In Veterans Court, former service members fight new battle
PITTSBURGH (AP) — Sheriff’s deputies steered three handcuffed men into Veterans Court one day this summer. The backs of their red jumpsuits read “Allegheny County Jail.” One prisoner had doe eyes and long hair, resembling pictures of Christ.
He wore shackles around his ankles.
When he stood before Judge John Zottola, his eyes cast down, the judge cocked his head with a “What are we going to do with you?” expression on his face.
A probation officer said the young man, an Iraq War combat veteran, had absconded -- a word that in court means fled -- while under house arrest. The judge ordered a transfer to a Bath, N.Y., treatment center for veterans who suffer post-traumatic stress and addiction.
Seeing a veteran shackled in his own country is particularly unsettling when you realize jail may be where he is most safe. But most veterans in this court are not incarcerated. They have an out, as long as they check in with the probation officer, keep their records and urine clean and show up for court. The process of getting through three phases of good behavior takes a year.
Allegheny County Veterans Treatment Court is an acknowledgement that veterans deserve special consideration when they land in the criminal justice system. They are diverted into a side stream of the larger channel. If they have post-traumatic stress or traumatic brain injury on top of their violations, their treatment team can work to untangle these issues.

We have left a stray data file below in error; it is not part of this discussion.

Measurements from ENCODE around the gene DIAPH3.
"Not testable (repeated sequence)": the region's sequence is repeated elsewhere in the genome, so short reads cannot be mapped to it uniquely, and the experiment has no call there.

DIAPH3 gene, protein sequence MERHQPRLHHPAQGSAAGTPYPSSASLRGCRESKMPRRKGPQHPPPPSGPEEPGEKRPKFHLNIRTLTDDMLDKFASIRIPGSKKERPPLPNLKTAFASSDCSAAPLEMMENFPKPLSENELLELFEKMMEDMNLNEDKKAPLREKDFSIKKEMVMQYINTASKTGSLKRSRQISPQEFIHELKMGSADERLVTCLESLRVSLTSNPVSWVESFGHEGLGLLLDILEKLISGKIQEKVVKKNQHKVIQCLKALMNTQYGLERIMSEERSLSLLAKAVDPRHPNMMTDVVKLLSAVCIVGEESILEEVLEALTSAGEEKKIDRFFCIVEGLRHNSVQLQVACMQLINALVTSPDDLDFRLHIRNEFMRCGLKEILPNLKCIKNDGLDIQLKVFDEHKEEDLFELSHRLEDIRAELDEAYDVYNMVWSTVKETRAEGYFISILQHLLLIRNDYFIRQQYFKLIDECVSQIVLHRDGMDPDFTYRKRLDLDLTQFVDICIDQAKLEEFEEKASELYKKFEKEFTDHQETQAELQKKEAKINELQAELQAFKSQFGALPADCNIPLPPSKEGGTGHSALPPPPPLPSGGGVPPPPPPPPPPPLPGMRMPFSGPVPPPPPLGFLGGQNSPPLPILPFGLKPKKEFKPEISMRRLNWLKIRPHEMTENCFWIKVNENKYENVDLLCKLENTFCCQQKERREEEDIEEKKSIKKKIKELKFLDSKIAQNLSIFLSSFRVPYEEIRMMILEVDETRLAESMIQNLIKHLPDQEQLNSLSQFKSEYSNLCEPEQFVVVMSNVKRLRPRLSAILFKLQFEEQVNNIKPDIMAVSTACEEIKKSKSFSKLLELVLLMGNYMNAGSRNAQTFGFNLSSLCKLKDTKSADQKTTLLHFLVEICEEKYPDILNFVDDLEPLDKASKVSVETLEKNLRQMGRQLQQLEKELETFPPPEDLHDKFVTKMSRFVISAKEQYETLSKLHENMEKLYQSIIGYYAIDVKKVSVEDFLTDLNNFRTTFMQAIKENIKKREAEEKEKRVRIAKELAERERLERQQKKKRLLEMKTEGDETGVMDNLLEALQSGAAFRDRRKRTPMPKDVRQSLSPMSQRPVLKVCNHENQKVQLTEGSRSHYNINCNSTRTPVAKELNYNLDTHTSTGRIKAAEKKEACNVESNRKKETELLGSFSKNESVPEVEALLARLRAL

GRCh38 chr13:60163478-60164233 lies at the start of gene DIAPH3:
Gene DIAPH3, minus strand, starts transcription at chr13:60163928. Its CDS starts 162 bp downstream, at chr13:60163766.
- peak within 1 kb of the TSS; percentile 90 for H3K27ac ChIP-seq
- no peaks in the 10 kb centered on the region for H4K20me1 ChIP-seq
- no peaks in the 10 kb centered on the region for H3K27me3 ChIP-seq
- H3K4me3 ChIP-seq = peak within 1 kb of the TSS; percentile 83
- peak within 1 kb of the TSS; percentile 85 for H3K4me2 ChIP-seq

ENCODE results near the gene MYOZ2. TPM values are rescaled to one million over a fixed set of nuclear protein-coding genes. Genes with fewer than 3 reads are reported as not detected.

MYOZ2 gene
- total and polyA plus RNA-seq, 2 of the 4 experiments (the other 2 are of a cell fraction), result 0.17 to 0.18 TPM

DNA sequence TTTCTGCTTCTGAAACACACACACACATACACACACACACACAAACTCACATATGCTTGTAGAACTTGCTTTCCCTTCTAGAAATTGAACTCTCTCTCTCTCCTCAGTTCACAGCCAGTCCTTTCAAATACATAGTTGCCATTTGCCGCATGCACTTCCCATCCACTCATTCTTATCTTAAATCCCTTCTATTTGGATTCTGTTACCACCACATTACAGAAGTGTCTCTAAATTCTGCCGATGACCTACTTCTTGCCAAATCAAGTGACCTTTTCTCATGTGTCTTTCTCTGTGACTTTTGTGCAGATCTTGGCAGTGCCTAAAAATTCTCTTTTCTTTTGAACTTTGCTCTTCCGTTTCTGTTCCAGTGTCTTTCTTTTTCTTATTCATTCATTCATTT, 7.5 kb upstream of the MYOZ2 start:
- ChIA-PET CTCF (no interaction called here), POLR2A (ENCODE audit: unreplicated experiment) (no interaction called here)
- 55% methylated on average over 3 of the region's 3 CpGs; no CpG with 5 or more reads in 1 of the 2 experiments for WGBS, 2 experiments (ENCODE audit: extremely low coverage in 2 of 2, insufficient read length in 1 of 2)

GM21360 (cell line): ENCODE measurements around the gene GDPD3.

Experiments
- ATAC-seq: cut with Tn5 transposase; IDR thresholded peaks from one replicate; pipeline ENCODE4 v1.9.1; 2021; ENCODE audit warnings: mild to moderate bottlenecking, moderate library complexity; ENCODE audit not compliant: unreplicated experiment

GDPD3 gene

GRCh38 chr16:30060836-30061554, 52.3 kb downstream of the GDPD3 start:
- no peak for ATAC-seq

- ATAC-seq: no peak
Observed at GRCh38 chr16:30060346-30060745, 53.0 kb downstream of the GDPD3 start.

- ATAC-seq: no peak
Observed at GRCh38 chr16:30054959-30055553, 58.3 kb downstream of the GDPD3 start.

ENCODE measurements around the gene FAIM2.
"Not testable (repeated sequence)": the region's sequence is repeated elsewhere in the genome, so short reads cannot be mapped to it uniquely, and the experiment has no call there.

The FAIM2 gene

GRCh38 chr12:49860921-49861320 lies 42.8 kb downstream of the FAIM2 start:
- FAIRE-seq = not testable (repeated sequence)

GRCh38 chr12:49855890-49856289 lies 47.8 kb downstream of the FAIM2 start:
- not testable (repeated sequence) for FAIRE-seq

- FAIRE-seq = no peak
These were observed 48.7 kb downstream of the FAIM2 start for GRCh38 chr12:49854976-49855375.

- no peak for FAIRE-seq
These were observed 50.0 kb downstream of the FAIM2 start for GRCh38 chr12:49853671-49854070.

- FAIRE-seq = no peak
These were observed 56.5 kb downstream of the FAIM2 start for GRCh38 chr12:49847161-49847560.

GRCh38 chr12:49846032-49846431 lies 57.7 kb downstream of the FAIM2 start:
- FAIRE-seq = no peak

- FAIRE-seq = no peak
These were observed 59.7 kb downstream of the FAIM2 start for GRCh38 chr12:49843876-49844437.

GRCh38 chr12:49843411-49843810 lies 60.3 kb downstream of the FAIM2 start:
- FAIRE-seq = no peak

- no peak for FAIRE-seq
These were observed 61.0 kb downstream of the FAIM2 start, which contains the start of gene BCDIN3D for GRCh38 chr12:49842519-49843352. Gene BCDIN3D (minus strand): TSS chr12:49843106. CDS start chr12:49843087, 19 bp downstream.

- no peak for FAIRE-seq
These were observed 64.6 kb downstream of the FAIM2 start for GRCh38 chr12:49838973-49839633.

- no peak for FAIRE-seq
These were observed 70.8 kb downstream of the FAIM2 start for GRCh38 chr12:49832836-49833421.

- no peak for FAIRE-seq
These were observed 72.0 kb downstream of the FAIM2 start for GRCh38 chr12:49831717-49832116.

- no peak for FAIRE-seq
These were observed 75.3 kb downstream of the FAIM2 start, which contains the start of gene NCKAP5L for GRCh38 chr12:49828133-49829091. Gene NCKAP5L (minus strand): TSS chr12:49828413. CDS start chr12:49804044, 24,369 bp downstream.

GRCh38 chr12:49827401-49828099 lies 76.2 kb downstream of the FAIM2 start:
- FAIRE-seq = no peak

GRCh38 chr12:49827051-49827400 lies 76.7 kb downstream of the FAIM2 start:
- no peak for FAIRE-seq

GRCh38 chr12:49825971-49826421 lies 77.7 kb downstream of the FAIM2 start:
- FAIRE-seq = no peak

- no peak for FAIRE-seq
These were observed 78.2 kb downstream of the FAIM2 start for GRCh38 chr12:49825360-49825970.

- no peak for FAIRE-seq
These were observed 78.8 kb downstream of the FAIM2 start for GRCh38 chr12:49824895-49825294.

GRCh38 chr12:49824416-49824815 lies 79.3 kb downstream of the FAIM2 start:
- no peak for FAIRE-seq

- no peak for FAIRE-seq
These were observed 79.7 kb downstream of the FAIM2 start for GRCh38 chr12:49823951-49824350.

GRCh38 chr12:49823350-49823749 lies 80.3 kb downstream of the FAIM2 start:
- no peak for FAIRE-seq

Judge Zottola, who meets before court with the parties of each day’s hearing, describes it as “a problem solving court, with positive rewards and regular sanctions.”
His courtroom hums with collaborative spirit. Before he calls the room to order, people mill about, sharing information. The hearings, too, are more casual than typical court proceedings.
“We are a team and we take a team approach to assist you,” Judge Zottola says as he opens his sessions. “Please take advantage of that help.
“Would everyone on the team stand up?”
Seats creak as everyone in the jury box stands: probation officers, social workers, therapists, attorneys, outreach personnel from veterans’ organizations, volunteer mentors. The team includes Jim Skal, founder of the weekend adventure program Outdoor Immersion, and Dante Works, a former probation officer who bought and renovated two six-bedroom homes for veterans to live in as they work through legal processes.
Judge Zottola encourages and praises many of the veterans who stand before him, saying things like, “You feel good? You look good;” ″See that? You go one way then you turn things around. That’s something to be proud of,” and “I can tell that you are a great guy.”